• Coping with floods and droughts: millions of lives have been lost to floods and droughts during the long history of the Yellow River basin. Potential flood risks are being reduced to a level which the society and economy can address, and flood management schemes have been established for extremely large floods. The YRCC and the nine riparian provinces have jointly set up a Yellow River flood control and drought relief headquarters, which provides crucial input to planning for such disasters and mitigating their impact.

Could you give us some examples of conservation actions YRCC take and experience you have?

The mission of YRCC is to maintain a healthy life of River, and improve the well beings of People. To give you two examples:

For the downstream Yellow River: YRCC made remarkable progress in restoring the river flow and balancing water availability with social, economic and ecological developments. YRCC employs the latest technologies in remote sensing and automation to collect real-time river system information and operate a series of reservoirs on the main stream and tributaries of Yellow River in an integrated manner, as well as the highly coordinated water allocation and sediment regulation operation of the Xiaolangdi Dam. The diversity of habitat types and extensive areas of wetlands within the Ramsar-listed Yellow River Delta support at least 265 bird species. The birds, fish and macro invertebrates in the delta rely on healthy and diverse vegetation communities, which in turn depend upon on annual freshwater flooding and the associated high sediment loads. 

In the middle reach: together with the World Bank and China Ministry of Water Resources, the YRCC has been working together with local population to formulated a watershed management approach, via the Loess Plateau Watershed Rehabilitation project. Erosion has been substantially reduced through massive reforestation efforts, the discontinuation of farming on steep slopes, and the establishment of large-scale terracing and sediment control structures. This project is being hailed as a model for water conservation, a model that is increasingly being applied throughout China. This project is one of the largest and most successful erosion control programs in the world and it won World Bank President’s Award for Excellency in 2003.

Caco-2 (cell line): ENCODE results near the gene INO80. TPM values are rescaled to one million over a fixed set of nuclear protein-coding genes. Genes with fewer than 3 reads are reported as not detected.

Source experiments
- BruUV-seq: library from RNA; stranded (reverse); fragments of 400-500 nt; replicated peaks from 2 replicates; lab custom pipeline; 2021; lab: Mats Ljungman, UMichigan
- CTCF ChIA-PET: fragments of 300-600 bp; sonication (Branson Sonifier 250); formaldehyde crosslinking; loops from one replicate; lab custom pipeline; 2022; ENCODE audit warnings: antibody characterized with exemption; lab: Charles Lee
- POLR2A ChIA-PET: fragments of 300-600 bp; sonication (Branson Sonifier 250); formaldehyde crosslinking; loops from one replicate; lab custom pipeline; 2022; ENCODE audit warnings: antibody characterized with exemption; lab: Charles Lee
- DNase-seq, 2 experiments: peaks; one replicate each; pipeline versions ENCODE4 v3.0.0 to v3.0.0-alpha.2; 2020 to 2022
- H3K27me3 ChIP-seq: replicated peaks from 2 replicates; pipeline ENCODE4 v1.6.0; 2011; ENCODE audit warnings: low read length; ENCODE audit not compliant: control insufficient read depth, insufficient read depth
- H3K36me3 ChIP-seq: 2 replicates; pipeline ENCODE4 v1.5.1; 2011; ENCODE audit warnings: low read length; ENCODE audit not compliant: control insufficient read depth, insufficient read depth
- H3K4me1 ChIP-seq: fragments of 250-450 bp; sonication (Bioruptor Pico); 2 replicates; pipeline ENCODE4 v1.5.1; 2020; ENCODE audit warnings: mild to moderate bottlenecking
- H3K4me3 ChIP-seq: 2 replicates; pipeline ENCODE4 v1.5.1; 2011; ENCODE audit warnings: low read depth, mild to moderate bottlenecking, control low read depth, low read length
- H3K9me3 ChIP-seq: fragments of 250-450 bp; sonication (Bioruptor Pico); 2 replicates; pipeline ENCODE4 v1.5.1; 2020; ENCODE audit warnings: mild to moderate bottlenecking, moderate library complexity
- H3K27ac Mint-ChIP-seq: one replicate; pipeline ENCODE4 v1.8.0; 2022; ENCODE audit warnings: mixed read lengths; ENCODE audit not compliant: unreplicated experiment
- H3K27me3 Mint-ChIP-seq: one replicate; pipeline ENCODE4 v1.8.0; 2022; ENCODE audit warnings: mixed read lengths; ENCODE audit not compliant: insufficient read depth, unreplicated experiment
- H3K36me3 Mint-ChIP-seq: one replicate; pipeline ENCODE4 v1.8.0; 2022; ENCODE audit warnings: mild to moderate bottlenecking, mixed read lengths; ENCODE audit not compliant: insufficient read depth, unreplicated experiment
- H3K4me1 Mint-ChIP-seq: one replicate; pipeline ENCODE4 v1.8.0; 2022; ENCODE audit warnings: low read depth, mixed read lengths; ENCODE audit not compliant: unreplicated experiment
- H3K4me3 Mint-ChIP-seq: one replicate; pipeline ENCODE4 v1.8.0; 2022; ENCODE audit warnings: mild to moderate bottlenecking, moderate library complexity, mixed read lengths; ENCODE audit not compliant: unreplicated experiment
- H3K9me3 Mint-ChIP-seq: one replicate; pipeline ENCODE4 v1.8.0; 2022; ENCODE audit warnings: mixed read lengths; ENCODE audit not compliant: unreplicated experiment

YRCC will host the next IFGR session. What are you expecting from this event?

First of all, the YRCC would like to extend our warmly welcome to all the IFGR members and we are very privileged to host the 9th IFGR session for the first time in China, this event is also supported by the Chinese Ministries and French Embassy, and labeled as “China-France Year of Environment” activity. The IFGR session is a great opportunity to address the global water challenges and to share lessons and experiences learnt with other large Rivers.

Just before the opening of 9th IFGR session, there is also a strategic change for the Yellow River management. On Sept 18, 2019, Chinese President Xi Jinping chaired a high level symposium on ecological conservation and high-quality development of the Yellow River Basin in Zhengzhou. The Central Government urges concerted efforts for Yellow River protection and development, and ecological conservation to be put into even higher priority for the Yellow River basin management.

The timing and discussions of the ninth IFGR session will play a unique role to facilitate this process. Besides the IFGR members, there will be around 200 representatives from Ministries, Embassy, regulatory agencies, stakeholders, experts and scholars, and other Asian country representatives in our headquarters. During the plenary session, we will discuss topics including ecology conservation, SDG goals, integrated water resources management, healthy river, biodiversity protection, and other issues related to the future of great rivers.

China will welcome the 15th Conference of Parties (COP 15) to the Convention on Biological Diversity in China in 2020. How can this session contribute to the international political process?

This IFGR session will also put special focus on preparations for the COP15, which will be held in Kunming, Yunnan province, in 2020. The Yellow River Basin’s experiences showcase the endeavor in prioritizing the protection of ecology biodiversity and pursuing sustainable and harmonious development between river and humans.

In preparation for COP15, it is hoped that the IFGR session will work together with Chinese, French and other international stakeholders, reinforce strategic coordination and synergism regarding River and Ecology, and share experiences in biodiversity conservation in order to contribute to the creation of a fair, rational, and efficient system of global biodiversity governance.